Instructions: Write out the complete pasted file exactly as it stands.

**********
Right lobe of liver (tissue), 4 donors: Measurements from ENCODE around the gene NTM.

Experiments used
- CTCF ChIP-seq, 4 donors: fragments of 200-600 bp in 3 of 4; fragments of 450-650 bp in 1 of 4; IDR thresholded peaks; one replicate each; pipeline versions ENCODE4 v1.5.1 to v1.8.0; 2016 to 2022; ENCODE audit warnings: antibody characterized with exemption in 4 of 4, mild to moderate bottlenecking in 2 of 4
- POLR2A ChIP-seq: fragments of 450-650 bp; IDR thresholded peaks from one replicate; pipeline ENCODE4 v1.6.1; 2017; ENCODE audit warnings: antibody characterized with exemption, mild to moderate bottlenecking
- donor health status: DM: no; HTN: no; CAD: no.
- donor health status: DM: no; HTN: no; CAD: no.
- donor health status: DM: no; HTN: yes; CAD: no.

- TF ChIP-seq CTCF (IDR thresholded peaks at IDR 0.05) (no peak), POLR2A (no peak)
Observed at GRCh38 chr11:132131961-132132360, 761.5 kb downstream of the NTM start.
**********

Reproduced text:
Right lobe of liver (tissue), 4 donors: Measurements from ENCODE around the gene NTM.

Experiments used
- CTCF ChIP-seq, 4 donors: fragments of 200-600 bp in 3 of 4; fragments of 450-650 bp in 1 of 4; IDR thresholded peaks; one replicate each; pipeline versions ENCODE4 v1.5.1 to v1.8.0; 2016 to 2022; ENCODE audit warnings: antibody characterized with exemption in 4 of 4, mild to moderate bottlenecking in 2 of 4
- POLR2A ChIP-seq: fragments of 450-650 bp; IDR thresholded peaks from one replicate; pipeline ENCODE4 v1.6.1; 2017; ENCODE audit warnings: antibody characterized with exemption, mild to moderate bottlenecking
- donor health status: DM: no; HTN: no; CAD: no.
- donor health status: DM: no; HTN: no; CAD: no.
- donor health status: DM: no; HTN: yes; CAD: no.

- TF ChIP-seq CTCF (IDR thresholded peaks at IDR 0.05) (no peak), POLR2A (no peak)
Observed at GRCh38 chr11:132131961-132132360, 761.5 kb downstream of the NTM start.